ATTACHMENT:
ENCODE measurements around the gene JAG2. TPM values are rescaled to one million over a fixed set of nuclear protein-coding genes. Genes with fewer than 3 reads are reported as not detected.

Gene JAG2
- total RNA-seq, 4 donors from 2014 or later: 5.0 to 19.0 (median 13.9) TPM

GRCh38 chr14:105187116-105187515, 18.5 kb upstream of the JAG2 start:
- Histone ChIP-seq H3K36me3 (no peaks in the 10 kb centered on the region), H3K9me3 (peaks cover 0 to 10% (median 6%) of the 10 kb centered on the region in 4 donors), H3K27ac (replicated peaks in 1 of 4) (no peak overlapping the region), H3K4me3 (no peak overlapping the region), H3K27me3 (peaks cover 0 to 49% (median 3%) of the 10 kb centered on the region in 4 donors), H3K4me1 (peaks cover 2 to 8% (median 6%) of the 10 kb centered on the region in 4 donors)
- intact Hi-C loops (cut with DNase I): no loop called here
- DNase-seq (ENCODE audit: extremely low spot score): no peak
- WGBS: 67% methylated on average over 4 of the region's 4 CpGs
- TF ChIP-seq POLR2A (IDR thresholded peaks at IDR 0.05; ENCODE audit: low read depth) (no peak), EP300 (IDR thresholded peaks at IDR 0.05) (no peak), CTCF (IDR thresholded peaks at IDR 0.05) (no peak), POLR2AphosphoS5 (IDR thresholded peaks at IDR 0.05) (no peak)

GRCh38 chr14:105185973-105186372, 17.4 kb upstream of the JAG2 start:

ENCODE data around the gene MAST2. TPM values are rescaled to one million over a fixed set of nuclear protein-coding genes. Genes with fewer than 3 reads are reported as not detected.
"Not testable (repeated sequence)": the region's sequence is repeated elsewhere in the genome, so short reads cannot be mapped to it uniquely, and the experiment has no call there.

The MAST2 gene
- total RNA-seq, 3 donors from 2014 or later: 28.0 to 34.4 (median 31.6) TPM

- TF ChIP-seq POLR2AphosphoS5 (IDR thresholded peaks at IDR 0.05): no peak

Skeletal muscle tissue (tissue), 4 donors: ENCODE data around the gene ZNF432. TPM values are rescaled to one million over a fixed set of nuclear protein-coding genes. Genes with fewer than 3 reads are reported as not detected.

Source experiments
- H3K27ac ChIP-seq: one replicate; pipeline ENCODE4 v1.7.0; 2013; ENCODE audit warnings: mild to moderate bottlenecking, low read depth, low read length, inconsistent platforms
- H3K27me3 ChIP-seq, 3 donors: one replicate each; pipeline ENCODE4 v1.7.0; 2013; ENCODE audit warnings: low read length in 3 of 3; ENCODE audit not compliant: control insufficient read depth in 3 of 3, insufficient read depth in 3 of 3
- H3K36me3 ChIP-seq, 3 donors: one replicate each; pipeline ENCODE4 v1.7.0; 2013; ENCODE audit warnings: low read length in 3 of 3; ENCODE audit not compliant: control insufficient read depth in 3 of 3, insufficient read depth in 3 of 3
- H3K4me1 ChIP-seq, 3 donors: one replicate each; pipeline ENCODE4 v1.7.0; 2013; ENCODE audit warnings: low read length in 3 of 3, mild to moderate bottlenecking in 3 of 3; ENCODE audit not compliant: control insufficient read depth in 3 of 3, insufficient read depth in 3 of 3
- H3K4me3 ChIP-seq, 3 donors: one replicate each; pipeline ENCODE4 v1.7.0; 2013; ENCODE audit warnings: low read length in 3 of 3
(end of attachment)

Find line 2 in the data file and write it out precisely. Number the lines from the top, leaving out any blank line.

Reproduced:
Gene JAG2